“Becoming Taxpayers” is a research initiation project I lead together with Nicolette Makovicky, Oxford University and is funded by Riksbankens jubileumsfond 2019–2020.

As part of an interdisciplinary project with behavioural economists at the research and policy institute ISET-PI in Tbilisi, I conducted ethnographic fieldwork of a so-called tax lottery in Georgia. Engaging with Georgians from all walks of life including the Armenian minority revealed a number of interesting perspectives on citizens relation to a state—described as distrustful at best. This project also showed that quick fixes to tax compliance are fickle; it is indeed a lottery. Read our report

Co-producing Tax Compliance. Tax Agencies Mobilization of Citizens, Businesses and Third Parties was the largest work package in the Horizon 2020 funded project FairTax (no. 649439, running 2015-2019). Our work package described, analyzed and evaluated the OECD promoted “Co-operative compliance” programmes in four Nordic countries. The co-operative compliance way of working has become a core concern and way of organizing the relation between tax authorities and large multinational corporations in many countries. In the name of efficiency and increased compliance do tax administrations engage taxpayers before tax statements are delivered and control systems take over. The Nordic countries are considered similar and so were the co-operative compliance programmes that were implemented in each country, yet the outcomes were very different. Focusing our research on the experiences and practices of the various projects, we compared the national programmes on a conceptual level. We could thus explain why certain programmes worked and which did not. The research took on a fiscal anthropological approach engaging with various stakeholders: tax administrations and large corporations, but also tax advisors as well as interest organizations that have an impact on tax policy in practice. The results are published in national reports – Denmark, Finland, Norway and Sweden – and the final comparative study of the Nordic countries.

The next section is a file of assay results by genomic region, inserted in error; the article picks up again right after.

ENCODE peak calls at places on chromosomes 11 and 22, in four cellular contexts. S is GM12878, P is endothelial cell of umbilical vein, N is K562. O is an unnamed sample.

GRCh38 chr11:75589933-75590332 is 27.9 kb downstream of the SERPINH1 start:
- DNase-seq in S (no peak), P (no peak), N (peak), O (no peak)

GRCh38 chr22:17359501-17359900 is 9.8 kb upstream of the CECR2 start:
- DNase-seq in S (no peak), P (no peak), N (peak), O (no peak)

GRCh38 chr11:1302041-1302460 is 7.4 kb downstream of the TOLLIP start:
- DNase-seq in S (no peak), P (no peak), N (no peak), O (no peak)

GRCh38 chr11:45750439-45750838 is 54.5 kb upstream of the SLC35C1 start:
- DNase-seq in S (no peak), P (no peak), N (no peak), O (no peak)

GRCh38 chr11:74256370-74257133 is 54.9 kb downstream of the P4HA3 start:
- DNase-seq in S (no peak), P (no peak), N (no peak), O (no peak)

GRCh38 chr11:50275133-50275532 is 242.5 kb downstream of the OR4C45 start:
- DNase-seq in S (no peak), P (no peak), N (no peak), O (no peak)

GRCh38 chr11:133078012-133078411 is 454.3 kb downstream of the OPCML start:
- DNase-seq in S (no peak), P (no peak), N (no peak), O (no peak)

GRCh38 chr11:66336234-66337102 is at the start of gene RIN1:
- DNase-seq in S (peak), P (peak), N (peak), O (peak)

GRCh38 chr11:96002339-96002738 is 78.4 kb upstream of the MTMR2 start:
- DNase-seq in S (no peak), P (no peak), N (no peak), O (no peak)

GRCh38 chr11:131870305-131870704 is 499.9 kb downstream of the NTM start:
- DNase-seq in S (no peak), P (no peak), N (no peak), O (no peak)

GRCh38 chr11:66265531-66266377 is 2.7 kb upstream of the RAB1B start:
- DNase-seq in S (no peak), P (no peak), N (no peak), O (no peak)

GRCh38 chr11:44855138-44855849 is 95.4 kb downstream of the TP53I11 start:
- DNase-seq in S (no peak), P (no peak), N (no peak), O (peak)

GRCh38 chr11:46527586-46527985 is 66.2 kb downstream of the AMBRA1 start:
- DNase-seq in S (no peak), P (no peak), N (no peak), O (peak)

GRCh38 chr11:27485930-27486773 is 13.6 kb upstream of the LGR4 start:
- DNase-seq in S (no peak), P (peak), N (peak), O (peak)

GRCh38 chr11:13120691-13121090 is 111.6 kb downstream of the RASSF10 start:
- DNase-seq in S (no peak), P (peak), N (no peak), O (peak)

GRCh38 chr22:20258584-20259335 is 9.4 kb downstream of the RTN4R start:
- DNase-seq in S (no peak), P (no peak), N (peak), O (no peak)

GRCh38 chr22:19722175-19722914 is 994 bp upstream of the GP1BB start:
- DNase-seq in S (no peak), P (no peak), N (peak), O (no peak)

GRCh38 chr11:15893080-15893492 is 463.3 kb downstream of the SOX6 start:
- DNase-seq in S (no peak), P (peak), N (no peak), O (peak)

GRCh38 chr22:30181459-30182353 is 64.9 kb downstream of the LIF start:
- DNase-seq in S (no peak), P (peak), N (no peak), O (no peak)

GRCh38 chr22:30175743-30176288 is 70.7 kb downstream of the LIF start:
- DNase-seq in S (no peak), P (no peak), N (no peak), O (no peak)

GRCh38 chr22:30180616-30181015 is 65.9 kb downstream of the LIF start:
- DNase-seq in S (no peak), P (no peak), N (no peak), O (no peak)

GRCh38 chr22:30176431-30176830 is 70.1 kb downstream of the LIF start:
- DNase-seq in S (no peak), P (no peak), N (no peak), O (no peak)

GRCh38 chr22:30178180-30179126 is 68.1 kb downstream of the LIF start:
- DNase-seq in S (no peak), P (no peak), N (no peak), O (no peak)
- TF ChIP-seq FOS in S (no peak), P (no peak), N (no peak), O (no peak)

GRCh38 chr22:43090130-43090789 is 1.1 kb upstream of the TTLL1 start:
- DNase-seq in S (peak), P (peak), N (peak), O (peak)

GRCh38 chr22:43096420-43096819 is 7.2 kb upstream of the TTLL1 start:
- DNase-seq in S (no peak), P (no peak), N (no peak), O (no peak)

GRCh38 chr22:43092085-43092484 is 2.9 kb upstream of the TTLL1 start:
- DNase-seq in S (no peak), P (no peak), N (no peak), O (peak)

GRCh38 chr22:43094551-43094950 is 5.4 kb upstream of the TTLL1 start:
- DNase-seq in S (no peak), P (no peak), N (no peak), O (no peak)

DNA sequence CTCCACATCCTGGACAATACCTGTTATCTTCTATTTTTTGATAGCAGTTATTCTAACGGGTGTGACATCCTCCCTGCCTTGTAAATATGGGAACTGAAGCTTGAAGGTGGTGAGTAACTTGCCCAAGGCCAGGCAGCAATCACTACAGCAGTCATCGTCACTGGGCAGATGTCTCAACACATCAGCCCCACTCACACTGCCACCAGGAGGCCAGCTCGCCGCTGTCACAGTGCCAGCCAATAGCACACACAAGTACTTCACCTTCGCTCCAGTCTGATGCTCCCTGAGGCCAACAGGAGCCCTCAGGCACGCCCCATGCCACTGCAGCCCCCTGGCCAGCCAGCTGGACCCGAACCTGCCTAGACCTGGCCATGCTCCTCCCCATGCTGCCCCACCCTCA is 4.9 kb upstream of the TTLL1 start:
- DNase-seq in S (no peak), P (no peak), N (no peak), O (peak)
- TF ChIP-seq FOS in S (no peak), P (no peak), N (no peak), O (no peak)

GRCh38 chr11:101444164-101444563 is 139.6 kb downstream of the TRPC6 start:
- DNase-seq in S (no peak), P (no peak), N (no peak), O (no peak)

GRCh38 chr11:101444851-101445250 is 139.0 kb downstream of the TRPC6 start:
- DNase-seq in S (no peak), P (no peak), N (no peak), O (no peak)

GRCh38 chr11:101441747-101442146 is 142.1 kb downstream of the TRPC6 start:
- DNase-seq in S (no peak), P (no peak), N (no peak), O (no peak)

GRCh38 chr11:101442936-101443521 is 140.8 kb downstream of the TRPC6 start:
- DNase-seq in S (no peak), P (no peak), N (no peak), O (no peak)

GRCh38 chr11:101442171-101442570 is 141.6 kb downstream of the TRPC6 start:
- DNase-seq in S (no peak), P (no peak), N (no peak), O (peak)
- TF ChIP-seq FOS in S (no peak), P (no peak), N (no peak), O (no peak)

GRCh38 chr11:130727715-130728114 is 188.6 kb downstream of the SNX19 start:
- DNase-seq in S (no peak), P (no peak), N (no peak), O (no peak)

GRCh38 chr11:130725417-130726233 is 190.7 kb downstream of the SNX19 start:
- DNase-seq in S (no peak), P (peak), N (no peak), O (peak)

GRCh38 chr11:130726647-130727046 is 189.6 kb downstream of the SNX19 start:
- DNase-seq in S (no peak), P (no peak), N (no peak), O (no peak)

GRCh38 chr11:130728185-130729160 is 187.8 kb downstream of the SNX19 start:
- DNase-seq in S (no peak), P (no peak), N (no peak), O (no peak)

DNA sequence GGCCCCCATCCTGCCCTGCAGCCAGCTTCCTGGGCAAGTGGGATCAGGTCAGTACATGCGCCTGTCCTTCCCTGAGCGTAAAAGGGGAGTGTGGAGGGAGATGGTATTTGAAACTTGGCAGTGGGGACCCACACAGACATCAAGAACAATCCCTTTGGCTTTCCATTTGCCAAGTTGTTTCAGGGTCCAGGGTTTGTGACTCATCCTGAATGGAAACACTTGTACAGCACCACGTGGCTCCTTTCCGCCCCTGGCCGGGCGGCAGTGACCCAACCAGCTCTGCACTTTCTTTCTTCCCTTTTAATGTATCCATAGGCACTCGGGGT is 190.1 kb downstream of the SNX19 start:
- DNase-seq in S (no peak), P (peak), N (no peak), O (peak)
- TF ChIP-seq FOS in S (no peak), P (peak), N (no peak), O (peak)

We also verified our results with those of the Netherlands, the UK and the US  in a collaborative policy recommendation “Taxing-Large-Businesses-Cooperative-Compliance.”

Algorithms as Devices of Power and Valuation